Court Awards Sexual Harassment Plaintiff Emotional Distress Damages of $20,000 Following Defendants’ Default

In Drice v. My Merch. Servs., LLC, 2016 WL 1266866 (E.D.N.Y. Mar. 4, 2016), Eastern District of New York Magistrate Judge Go recommended that plaintiff be awarded (among other damages) $20,000 for emotional distress. (Judge Brodie adopted the Magistrate’s report at 2016 WL 1266948 (E.D.N.Y. Mar. 31, 2016)). The below excerpts are from the Magistrate’s report and recommendation.

In this sexual harassment case, Plaintiff alleged that the President and Chief Executive Officer of her employer My Merchant Services LLC (Jose A. Valerio) subjected her to unwanted sexual advances (by, for example, calling her “beautiful” and a “Haitian princess”, acting flirtatious, and making kissing noises) and that defendants failed to pay her wages in violation of federal and state wage laws. “Unable to tolerate the unwelcome sexual advances by Valerio and the refusal to pay her the wages she earned, plaintiff did not return to work.”

Following defendants’ failure to answer or appear, plaintiff moved for a default judgment. The court granted plaintiff’s motion:

Plaintiff’s allegations that she was subjected to Valerio’s comments and physical touchings are sufficient to state a claim for sexual harassment. Valerio made several romantic overtures to plaintiff and physically touched her in an unprofessional manner. I find that plaintiff’s allegations show that the working conditions were such that a reasonable person would have found the abuse so pervasive or severe as to alter her working conditions. Thus, I recommend that default judgment be granted against My Merchant on this claim.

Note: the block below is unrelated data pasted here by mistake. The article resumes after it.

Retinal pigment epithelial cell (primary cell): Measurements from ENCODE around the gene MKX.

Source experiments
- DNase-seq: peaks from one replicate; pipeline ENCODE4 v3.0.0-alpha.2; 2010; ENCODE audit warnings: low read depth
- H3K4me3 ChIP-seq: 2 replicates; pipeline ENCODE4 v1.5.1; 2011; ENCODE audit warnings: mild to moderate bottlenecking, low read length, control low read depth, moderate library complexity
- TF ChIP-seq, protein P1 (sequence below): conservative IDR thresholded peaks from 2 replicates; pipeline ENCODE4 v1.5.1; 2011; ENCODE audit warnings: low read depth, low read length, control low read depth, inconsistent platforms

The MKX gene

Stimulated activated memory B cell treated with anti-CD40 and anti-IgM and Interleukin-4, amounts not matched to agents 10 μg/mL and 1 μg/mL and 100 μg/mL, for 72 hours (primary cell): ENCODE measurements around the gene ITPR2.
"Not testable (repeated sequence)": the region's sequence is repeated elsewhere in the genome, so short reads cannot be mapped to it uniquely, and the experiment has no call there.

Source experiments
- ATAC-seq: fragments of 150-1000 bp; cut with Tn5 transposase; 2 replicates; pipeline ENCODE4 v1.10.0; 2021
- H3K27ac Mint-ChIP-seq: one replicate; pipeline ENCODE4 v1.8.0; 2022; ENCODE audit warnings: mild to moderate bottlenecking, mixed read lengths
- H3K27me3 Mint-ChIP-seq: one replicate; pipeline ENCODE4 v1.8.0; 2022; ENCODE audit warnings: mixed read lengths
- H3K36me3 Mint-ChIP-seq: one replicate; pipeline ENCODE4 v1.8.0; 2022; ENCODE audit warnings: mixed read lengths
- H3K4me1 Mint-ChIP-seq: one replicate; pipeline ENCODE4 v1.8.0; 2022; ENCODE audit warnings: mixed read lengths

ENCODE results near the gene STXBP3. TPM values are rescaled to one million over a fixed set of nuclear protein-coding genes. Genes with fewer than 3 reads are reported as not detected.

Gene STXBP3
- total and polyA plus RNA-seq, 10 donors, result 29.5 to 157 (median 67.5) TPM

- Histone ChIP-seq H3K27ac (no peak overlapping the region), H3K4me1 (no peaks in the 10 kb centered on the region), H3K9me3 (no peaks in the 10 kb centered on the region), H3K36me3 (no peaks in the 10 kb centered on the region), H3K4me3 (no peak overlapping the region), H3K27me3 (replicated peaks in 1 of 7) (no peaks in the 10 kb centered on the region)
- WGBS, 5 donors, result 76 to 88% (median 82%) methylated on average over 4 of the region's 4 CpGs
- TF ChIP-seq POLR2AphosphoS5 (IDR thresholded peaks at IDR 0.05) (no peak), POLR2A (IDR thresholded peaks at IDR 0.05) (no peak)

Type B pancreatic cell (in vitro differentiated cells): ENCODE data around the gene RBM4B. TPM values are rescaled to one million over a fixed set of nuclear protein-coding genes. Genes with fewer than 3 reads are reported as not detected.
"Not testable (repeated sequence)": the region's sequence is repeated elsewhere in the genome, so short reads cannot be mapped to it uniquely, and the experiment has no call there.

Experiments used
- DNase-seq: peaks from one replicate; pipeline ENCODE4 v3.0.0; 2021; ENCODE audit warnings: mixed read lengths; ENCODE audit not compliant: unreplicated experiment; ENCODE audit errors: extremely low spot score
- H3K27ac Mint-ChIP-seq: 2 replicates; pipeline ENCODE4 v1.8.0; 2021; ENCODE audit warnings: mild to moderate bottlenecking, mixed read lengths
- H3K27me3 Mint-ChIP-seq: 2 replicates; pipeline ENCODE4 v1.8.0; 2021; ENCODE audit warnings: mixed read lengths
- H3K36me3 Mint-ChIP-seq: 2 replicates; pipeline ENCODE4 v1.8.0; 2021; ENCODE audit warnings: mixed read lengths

Turning to the issue of damages, the court recommended, inter alia, that plaintiff be awarded $20,000 (rather than the $60,000 she sought) to compensate her for emotional distress:

Plaintiff states that as a result of defendants’ conduct, she felt then, and still continue[s] to feel, offended, disturbed, and humiliated by the Defendant Valerio’s actions. I have suffered, and continue to suffer, from severe anxiety and depression as a result of Defendants’ sexual harassment and discrimination during my employment. In addition, plaintiff testified that following this episode, there were days when she felt worthless and could not get out of bed. Her emotional distress affected her ability to eat and sleep. Plaintiff did not submit any medical or mental health records in support of her claim for damages. …

For garden variety emotional distress claims, courts have awarded damages ranging from $5,000 to $35,000. In such cases, the evidence of mental suffering is generally limited to the testimony of the plaintiff, who describes his or her injury in vague or conclusory terms, without relating either the severity or consequences of the injury. The middle of the spectrum consists of significant ($50,000 up to $100,000) and substantial emotional distress claims ($100,000). These claims differ from the garden-variety claims in that they are based on more substantial harm or more offensive conduct, are sometimes supported by medical testimony or evidence, evidence of treatment by a healthcare professional and/or medication, and testimony from other, corroborating witnesses. In contrast, egregious emotional distress claims where courts have upheld awards of over $100,000, have only been warranted where the discriminatory conduct was outrageous and shocking or where the physical health of plaintiff was significantly affected.

This Court finds plaintiff’s testimony regarding her emotional distress to be credible. However, despite the substantial distress she may have felt at the time, the duration of her employment was brief. She did not testify to seeking professional help or having prolonged, severe symptoms. Thus, I respectfully recommend awarding plaintiff $20,000 for emotional distress.

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